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Staying safe from top predators: patterns of co-occurrence and inter-predator interactions

  • Tharmalingam Ramesh
  • Riddhika Kalle
  • Colleen T. DownsEmail author
Original Article

Abstract

Top predators often have cascading effects on mesopredator communities by driving behavioural changes. Using camera-trapping surveys, we explored the site-detection probability of sympatric predators and temporal overlap and examined behavioural patterns to explore hypotheses of carnivore guild interactions between and within large and small predators in the presence/absence of lion (Panthera leo) in open and closed habitat cover. We used single-season two-species occupancy models to test inter-predator interactions at 205 camera sites spread across five Protected Areas of the Maputaland Conservation Unit, South Africa. These data showed the respective associations between the presence of large carnivores and smaller carnivores. We observed that leopard (Panthera pardus) and hyena (Crocuta crocuta) tended to avoid interference encounters, as they were less likely co-detected at the same sites. There was a decrease in detection of leopard and hyena as a function of lion presence. Small predators such as the group honey badger (Mellivora capensis)-striped polecat (Ictonyx striatus) and the slender mongoose (Herpestes sanguineus) were detected less often at cameras where leopards were detected. Detection probabilities of the group badger-polecat and slender mongoose were much higher in the closed habitat than in open habitat where leopards were detected. At camera sites where hyenas were detected, badger-polecat and genet (Genetta tigrina) detection probability was much higher in the closed habitat than open habitat. Slender mongoose overlapped less temporally with large predators while others did not. Our study showed that large predator guilds can affect the probability of detecting subordinate mesopredators; therefore, reintroduction of large carnivores can have a cascading effect on subordinate carnivores, and it is necessary to consider this effect when planning recovery programmes for carnivore conservation.

Significance statement

We think this study is of importance and interest as top predators often shape mesopredator communities by inducing apparent avoidance behaviour based on associations between the presence of large carnivores and smaller carnivores. As a consequence, smaller predators use closed habitat to minimize the risk of larger predators due to intraguild interference interaction. We explored behavioural patterns of sympatric predators’ site detection probability and temporal overlap and examined hypotheses about carnivore guild interactions between leopard and spotted hyena, these two and small predators with and without lion in open and closed habitat cover. Reintroduction of one carnivore population can have cascading effects on the other, and this nature of consequences needs to be accounted when planning conservation or species recovery programmes. Therefore, we extended our study to explore these important aspects. Our study is novel as there are no studies documenting species interactions between/within large and small predators from co-occurrence patterns in South Africa.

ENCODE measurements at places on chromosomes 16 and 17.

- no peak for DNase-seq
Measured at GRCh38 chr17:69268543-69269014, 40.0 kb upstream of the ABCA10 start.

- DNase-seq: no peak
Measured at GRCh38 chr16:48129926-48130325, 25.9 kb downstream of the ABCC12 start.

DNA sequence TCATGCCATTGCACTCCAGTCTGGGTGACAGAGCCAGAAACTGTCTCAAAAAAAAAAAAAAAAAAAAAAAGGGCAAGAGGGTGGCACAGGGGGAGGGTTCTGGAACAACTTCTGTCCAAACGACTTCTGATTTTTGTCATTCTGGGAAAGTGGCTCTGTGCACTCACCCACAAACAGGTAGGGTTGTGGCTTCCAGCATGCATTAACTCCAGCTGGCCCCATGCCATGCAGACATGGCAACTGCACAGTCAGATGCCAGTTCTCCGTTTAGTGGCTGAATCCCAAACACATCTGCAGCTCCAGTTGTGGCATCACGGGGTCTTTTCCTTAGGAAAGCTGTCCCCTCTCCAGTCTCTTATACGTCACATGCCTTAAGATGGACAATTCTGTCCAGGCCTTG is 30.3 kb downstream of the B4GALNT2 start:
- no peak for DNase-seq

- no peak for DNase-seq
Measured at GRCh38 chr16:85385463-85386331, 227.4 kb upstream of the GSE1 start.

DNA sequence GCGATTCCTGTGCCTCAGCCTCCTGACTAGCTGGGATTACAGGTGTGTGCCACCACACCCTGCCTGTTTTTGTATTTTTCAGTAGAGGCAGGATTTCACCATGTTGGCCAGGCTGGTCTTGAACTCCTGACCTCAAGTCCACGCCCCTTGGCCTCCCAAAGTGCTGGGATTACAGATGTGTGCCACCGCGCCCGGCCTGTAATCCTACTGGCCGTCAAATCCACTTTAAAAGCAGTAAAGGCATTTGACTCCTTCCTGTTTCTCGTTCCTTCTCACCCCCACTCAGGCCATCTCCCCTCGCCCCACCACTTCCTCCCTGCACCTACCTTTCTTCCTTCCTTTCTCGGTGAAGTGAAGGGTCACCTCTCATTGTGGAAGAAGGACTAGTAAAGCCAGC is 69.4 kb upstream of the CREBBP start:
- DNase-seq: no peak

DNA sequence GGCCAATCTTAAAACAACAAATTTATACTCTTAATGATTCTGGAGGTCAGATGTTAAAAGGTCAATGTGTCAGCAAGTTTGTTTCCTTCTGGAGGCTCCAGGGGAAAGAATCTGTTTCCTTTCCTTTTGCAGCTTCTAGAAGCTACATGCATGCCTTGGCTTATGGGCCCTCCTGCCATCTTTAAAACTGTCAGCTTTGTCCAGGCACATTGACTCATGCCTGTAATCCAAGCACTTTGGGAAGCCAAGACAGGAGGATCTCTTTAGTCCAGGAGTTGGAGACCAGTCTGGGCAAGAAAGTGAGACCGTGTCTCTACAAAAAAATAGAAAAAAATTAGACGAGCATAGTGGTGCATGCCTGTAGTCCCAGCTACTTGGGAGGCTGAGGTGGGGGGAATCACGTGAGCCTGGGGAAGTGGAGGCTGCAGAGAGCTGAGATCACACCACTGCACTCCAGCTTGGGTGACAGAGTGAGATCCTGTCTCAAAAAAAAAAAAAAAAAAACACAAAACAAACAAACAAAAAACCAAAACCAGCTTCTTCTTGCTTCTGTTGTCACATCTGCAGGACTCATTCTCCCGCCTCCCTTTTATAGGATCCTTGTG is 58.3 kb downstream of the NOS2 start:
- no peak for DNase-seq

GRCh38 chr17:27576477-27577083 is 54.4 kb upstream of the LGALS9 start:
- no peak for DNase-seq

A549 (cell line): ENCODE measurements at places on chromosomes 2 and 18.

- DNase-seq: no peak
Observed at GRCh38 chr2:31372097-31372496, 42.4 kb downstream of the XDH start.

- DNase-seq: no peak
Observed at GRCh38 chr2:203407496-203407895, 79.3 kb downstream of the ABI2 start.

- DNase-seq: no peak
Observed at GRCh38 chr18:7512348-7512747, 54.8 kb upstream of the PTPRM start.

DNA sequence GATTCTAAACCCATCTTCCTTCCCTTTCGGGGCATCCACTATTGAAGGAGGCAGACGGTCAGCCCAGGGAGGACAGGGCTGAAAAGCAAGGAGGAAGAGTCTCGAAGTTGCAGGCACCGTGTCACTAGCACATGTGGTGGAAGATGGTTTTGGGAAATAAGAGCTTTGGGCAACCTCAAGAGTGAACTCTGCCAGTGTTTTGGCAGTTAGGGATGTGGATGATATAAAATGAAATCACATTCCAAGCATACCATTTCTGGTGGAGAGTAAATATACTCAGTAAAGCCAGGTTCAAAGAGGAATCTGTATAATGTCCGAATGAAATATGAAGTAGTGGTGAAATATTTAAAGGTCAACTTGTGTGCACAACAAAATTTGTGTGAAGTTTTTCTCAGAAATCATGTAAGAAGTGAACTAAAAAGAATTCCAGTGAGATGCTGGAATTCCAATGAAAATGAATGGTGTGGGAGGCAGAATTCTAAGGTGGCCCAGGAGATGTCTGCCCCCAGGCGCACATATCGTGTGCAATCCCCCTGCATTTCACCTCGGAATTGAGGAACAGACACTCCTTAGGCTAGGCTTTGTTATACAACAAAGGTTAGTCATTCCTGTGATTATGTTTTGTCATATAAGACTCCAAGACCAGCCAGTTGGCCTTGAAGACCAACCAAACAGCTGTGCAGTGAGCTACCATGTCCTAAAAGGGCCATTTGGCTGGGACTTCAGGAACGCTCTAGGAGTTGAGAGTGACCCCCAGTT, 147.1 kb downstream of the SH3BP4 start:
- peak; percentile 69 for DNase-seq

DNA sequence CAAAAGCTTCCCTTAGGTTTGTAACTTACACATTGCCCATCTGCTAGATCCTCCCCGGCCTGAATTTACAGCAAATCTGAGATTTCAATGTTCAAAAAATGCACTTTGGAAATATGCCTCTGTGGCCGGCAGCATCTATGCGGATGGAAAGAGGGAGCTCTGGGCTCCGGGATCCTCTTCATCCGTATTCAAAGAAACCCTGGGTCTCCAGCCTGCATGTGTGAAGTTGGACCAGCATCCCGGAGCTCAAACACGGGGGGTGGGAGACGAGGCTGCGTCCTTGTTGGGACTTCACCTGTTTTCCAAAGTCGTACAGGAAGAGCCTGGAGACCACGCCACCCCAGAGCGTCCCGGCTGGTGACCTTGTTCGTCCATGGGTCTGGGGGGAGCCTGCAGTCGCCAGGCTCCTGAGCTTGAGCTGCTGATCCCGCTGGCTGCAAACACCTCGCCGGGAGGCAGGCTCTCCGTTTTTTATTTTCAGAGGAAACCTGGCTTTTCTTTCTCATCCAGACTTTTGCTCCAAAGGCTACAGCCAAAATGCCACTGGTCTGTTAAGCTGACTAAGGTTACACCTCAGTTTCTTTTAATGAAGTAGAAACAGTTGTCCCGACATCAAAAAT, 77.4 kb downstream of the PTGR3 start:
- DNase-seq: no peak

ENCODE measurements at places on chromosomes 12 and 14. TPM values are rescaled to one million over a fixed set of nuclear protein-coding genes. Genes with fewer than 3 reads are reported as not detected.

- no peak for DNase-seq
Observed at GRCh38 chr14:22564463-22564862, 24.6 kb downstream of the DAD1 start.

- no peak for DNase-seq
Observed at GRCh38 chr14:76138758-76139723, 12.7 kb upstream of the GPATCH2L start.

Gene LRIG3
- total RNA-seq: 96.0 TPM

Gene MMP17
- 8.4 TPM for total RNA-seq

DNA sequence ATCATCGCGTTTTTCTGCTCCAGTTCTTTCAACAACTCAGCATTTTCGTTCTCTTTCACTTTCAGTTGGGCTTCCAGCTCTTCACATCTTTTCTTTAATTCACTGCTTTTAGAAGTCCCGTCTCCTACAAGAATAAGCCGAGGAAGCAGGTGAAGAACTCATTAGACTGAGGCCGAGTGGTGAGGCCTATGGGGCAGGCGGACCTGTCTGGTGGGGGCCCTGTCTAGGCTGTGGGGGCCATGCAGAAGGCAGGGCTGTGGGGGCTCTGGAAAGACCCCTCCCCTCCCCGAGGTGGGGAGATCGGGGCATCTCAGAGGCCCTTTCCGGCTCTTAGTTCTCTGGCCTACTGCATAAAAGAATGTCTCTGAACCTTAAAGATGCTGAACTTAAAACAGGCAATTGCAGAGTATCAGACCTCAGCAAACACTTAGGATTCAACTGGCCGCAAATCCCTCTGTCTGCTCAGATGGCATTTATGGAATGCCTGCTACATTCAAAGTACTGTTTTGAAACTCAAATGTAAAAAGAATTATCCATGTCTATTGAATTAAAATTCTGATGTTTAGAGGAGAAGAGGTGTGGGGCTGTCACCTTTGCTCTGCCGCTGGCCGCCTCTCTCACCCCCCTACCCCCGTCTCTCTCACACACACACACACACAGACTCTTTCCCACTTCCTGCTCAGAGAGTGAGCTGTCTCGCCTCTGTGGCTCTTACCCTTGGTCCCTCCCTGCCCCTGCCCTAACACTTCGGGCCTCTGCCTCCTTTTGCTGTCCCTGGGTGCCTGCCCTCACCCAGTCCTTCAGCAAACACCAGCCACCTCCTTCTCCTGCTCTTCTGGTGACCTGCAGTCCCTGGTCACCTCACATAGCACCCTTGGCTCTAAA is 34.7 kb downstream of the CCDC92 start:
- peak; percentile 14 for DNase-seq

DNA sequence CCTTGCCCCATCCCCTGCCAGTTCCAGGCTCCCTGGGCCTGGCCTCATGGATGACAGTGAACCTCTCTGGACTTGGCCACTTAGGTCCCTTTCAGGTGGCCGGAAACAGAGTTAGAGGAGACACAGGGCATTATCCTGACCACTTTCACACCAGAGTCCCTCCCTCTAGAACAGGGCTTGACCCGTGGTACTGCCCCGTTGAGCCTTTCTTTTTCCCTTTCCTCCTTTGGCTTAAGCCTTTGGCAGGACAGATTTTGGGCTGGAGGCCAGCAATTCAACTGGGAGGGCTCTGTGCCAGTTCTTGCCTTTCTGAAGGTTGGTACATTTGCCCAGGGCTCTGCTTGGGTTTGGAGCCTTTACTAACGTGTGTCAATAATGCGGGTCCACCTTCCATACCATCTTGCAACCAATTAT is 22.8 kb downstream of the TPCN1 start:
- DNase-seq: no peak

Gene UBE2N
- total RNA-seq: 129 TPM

Keywords

Co-occurrence Camera trap Detection probability Predator interactions South Africa 

Notes

Acknowledgments

We thank the College of Agriculture, Engineering and Science of the University of KwaZulu-Natal for the financial support of the first two authors under the Post-doctoral Research Programme. We thank iSimangaliso Wetland Park Authority and Ezemvelo KZN Wildlife for granting us permission to conduct our research activities within the protected areas. D. Rossow, N. Govender, C. Hanekom, X. Combrink and T. Bodasing are thanked for enabling data collection during field work. We thank D. Ehlers Smith for valuable editorial input in the final version. We are grateful to H. Rosenlund, B. Humphries, M. Summers, M.G. Alam, L. Thompson, M. Drabik-Hamshare and field rangers for their assistance in the field. We thank L. Grobler for the accommodation. We are grateful for the constructive comments of the reviewers.

Compliance with ethical standards

Funding

This study was funded by the University of KwaZulu-Natal incentive funding to CT D and postdoctoral funding to RT and RK. In addition, TR was also funded by National Research Foundation, South Africa. We are grateful to the Hans Hoheisen Trust for monies for camera traps.

Ethical standards

All applicable international, national, and/or institutional guidelines for the care and use of animals were followed. As camera trapping was used, no animals were handled.

Conflict of interest

The authors declare that they have no conflict of interest.

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Copyright information

© Springer-Verlag Berlin Heidelberg 2017

Authors and Affiliations

  • Tharmalingam Ramesh
    • 1
  • Riddhika Kalle
    • 1
    • 2
  • Colleen T. Downs
    • 1
    Email author
  1. 1.School of Life SciencesUniversity of KwaZulu-NatalPietermaritzburgSouth Africa
  2. 2.School of Ecology and Environment StudiesNalanda UniversityRajgirIndia

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